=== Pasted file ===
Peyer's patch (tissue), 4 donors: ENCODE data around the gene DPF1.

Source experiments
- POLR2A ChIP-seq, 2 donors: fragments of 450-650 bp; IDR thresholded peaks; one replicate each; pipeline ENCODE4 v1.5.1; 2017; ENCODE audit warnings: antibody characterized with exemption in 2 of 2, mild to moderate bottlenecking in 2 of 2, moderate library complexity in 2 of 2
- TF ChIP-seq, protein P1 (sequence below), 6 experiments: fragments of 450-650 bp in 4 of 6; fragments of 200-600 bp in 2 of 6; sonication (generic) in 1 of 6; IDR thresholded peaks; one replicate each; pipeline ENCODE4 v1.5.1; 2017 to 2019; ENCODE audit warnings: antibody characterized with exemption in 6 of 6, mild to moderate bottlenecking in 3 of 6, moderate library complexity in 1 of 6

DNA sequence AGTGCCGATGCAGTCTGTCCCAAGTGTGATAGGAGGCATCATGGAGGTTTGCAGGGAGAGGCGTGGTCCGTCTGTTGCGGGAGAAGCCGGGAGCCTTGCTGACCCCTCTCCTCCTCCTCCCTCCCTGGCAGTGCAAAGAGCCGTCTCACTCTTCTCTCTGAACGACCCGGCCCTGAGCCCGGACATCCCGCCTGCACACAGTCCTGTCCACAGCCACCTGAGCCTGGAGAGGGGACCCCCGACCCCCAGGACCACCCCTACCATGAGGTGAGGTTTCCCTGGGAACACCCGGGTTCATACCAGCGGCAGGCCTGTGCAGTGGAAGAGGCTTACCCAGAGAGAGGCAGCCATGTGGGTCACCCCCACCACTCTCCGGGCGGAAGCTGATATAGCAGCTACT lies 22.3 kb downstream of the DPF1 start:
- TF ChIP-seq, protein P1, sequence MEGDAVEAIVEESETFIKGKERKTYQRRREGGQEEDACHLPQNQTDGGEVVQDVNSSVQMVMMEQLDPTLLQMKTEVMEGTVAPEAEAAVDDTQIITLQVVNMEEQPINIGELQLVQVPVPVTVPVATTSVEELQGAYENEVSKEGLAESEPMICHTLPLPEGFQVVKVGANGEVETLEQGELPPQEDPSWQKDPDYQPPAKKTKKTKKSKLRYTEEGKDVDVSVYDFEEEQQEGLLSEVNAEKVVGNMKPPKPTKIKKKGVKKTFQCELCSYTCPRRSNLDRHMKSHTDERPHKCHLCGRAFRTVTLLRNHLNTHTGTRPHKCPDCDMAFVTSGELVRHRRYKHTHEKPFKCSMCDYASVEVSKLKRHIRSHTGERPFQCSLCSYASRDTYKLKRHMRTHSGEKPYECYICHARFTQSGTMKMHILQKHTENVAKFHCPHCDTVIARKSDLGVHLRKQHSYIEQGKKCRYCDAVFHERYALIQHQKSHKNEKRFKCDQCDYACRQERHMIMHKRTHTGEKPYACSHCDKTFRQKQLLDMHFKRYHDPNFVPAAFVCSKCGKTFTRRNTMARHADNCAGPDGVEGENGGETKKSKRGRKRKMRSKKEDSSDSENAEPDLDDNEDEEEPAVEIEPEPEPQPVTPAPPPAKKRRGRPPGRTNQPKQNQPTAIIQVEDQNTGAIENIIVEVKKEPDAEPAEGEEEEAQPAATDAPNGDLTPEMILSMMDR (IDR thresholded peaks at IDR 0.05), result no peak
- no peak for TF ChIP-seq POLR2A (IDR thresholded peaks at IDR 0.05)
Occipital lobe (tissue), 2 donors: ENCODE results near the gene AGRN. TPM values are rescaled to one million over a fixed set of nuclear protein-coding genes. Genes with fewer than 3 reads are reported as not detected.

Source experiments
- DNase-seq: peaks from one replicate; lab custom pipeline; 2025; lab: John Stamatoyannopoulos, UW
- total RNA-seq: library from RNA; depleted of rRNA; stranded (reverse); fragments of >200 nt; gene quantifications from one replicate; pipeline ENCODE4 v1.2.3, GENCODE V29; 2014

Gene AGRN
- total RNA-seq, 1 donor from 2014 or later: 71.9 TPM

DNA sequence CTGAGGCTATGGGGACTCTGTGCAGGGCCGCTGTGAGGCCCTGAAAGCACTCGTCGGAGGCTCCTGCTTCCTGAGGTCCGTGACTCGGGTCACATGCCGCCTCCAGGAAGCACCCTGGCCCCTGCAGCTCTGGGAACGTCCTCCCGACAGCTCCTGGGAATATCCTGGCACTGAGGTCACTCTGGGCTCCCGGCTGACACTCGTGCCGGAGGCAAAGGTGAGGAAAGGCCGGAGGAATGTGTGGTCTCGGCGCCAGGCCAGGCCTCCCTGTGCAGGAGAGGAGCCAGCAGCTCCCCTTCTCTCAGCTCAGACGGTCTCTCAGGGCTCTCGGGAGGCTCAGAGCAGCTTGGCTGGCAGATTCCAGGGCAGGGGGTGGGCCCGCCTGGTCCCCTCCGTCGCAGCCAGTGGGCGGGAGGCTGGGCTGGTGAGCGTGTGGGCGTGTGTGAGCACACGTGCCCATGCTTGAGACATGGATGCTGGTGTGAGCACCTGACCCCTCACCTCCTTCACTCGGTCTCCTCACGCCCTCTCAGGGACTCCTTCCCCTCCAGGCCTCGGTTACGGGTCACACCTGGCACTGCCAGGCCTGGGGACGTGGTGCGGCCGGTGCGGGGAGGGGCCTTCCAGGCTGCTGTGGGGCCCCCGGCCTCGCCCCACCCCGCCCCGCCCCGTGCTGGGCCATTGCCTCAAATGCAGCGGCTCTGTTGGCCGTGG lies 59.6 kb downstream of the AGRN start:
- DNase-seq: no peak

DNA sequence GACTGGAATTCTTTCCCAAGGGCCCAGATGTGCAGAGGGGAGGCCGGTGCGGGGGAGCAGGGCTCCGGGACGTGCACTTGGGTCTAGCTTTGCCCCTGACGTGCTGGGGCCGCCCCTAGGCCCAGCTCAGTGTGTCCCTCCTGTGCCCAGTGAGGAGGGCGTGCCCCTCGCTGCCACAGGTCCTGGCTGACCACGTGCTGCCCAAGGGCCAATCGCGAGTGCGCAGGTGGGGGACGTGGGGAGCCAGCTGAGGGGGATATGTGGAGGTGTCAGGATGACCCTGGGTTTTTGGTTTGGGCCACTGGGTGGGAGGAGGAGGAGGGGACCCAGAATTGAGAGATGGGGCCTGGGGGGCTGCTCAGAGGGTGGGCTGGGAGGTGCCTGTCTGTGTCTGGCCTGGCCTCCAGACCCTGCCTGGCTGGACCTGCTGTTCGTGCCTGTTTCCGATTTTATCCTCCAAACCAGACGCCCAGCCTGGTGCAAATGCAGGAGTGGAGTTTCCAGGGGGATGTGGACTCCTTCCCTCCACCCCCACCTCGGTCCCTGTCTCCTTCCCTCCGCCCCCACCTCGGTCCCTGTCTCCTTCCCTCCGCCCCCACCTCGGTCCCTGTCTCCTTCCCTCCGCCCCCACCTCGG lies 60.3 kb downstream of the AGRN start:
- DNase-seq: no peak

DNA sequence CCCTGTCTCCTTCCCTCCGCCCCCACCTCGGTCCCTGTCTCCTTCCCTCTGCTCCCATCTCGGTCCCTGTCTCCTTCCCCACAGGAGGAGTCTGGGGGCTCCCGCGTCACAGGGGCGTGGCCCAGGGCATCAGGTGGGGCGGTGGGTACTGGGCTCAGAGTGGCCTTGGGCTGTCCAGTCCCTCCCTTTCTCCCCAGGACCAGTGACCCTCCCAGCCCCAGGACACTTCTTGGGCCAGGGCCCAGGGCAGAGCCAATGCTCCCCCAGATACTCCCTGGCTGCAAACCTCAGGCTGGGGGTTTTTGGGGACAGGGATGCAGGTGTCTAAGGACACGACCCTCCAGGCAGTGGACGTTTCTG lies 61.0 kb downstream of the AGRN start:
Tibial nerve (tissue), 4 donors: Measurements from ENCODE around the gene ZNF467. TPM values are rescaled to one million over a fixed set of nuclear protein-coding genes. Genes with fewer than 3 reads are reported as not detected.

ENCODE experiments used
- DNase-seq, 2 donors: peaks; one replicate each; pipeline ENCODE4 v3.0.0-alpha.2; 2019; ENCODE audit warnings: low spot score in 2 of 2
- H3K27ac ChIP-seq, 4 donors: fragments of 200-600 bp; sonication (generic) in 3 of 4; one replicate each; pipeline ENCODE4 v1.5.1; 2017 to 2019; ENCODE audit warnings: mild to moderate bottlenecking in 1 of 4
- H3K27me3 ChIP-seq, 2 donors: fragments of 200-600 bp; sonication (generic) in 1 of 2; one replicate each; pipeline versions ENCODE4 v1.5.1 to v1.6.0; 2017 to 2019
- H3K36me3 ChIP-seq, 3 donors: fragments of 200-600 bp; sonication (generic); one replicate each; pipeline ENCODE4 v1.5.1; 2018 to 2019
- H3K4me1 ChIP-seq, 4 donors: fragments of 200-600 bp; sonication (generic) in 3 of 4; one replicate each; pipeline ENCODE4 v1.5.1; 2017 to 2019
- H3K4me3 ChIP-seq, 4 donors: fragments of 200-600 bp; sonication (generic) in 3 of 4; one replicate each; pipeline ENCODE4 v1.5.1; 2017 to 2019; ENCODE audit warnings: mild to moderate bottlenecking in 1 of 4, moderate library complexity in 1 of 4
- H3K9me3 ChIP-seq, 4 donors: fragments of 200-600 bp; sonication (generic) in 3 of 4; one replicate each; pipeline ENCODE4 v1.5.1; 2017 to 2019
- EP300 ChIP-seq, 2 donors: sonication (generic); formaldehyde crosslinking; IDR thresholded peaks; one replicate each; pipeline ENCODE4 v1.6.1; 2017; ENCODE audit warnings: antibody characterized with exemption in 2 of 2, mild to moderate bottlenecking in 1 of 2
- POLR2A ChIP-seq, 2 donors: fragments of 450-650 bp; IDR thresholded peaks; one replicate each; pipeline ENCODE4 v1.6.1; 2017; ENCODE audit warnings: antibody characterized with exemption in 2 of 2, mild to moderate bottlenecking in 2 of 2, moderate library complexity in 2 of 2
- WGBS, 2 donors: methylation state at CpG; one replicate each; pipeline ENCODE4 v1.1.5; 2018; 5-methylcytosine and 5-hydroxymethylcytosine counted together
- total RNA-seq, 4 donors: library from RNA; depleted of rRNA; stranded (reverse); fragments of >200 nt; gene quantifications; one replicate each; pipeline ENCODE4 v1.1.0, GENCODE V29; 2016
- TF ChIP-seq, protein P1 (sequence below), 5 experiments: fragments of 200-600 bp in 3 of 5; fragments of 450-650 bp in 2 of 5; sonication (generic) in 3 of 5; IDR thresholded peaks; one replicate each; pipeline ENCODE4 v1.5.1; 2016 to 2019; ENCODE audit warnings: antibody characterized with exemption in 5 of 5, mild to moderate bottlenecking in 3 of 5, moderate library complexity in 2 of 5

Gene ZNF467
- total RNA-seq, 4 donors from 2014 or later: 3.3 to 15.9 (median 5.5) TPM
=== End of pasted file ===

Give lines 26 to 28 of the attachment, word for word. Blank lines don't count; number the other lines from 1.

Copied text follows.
- H3K4me3 ChIP-seq, 4 donors: fragments of 200-600 bp; sonication (generic) in 3 of 4; one replicate each; pipeline ENCODE4 v1.5.1; 2017 to 2019; ENCODE audit warnings: mild to moderate bottlenecking in 1 of 4, moderate library complexity in 1 of 4
- H3K9me3 ChIP-seq, 4 donors: fragments of 200-600 bp; sonication (generic) in 3 of 4; one replicate each; pipeline ENCODE4 v1.5.1; 2017 to 2019
- EP300 ChIP-seq, 2 donors: sonication (generic); formaldehyde crosslinking; IDR thresholded peaks; one replicate each; pipeline ENCODE4 v1.6.1; 2017; ENCODE audit warnings: antibody characterized with exemption in 2 of 2, mild to moderate bottlenecking in 1 of 2